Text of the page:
Technology transfer in the clean development mechanism

Heleen de Coninck, Frauke Haake, Nico van der Linden

Research output: Contribution to journalArticleAcademicpeer-review

66 Citations (Scopus)


Technology transfer is often mentioned as an ancillary benefit of the Kyoto Protocol's Clean Development Mechanism (CDM), but this claim has hardly been researched or substantiated. The question of technology transfer is important, both for developing countries in need for new technology and knowledge and for industrialized countries, as it provides export potential for climate-friendly technologies. To determine what technology transfer means, whether it is occurring through the CDM, and what the value of the associated capital flows is, this article examines technology transfer in the 63 CDM projects that were registered up until 1 January 2006. Technology hardware originates from outside the host country in almost 50% of the evaluated projects, particularly in non-CO2 greenhouse gas projects, wind energy projects, and a substantial share of the hydropower projects. Bioenergy and projects in the agricultural sector mainly use local technology. The investment value associated with the CDM projects that transferred technology is estimated to be around €470 million, with about €390 million coming from the EU. As the non-CO2 greenhouse gas projects had very low capital costs, the investment value was highest in the more capital-intensive wind energy and hydropower projects. We also found substantial soft technology transfer, but uncertainties for this finding are greater.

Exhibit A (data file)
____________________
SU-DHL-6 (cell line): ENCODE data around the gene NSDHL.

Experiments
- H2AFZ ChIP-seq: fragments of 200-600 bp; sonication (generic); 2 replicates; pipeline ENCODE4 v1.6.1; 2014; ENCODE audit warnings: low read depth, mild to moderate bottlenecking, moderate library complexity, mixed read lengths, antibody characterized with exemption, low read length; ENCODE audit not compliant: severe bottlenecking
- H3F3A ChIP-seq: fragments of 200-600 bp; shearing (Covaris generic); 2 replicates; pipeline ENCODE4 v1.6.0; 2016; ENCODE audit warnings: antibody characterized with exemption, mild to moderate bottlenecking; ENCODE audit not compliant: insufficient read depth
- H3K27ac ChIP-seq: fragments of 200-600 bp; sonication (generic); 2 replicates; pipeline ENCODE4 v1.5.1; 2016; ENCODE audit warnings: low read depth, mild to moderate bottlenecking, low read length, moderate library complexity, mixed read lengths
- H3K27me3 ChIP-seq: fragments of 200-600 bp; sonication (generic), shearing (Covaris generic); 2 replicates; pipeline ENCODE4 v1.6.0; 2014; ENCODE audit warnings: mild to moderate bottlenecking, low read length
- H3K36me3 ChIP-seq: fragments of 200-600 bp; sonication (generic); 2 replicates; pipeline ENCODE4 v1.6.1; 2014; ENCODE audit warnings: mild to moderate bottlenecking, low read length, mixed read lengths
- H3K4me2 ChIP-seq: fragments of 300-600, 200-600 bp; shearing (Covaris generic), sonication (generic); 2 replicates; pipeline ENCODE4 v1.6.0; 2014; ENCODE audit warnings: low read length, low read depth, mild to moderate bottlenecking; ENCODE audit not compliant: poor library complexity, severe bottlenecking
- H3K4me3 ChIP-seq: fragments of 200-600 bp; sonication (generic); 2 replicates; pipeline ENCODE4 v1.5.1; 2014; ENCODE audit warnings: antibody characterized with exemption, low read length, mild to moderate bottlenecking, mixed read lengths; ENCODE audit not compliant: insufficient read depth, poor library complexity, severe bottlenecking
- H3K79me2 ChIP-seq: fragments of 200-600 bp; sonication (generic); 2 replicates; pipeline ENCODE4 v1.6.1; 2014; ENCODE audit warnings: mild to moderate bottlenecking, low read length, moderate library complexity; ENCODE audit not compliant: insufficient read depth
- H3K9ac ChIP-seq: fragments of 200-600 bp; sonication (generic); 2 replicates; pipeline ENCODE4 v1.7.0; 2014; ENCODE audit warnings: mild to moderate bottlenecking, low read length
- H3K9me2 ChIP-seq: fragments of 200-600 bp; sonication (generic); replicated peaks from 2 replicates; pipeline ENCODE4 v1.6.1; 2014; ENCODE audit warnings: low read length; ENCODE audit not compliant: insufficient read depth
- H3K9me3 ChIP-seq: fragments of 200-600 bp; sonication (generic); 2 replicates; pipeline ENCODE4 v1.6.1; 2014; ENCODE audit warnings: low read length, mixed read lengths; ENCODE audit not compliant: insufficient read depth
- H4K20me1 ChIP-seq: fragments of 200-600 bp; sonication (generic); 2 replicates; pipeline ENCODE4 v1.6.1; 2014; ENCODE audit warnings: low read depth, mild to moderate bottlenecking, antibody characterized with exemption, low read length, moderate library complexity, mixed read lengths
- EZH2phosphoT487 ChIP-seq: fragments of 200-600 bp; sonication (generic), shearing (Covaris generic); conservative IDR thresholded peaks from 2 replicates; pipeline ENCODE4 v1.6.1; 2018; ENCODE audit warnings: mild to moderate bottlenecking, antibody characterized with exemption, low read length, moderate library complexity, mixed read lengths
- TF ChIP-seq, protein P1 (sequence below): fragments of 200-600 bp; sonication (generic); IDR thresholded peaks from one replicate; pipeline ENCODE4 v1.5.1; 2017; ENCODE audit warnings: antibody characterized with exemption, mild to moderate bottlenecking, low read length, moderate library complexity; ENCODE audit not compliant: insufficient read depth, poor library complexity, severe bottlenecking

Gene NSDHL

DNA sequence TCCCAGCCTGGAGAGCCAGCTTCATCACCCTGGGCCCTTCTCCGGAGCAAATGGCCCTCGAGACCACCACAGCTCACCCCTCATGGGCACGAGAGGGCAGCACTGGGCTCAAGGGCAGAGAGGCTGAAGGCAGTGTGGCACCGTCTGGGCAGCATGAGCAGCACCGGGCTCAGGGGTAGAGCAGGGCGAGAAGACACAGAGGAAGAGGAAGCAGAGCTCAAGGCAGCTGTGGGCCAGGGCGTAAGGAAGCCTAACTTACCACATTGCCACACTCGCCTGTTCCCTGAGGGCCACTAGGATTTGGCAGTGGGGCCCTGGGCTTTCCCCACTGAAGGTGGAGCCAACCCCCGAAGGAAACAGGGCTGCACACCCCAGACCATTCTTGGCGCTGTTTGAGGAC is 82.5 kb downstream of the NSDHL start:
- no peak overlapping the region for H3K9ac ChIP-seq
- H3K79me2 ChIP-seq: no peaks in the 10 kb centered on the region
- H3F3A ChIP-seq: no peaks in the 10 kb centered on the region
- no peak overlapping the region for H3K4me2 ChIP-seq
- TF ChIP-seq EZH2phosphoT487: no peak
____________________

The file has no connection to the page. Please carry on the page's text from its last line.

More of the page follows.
Original languageEnglish
Pages (from-to)444-456
Number of pages13
JournalClimate Policy
Issue number5
Publication statusPublished - 2007
Externally publishedYes


  • Clean Development Mechanism
  • Climate-friendly investment
  • Financial mechanism
  • Technology transfer


Dive into the research topics of 'Technology transfer in the clean development mechanism'. Together they form a unique fingerprint.

Cite this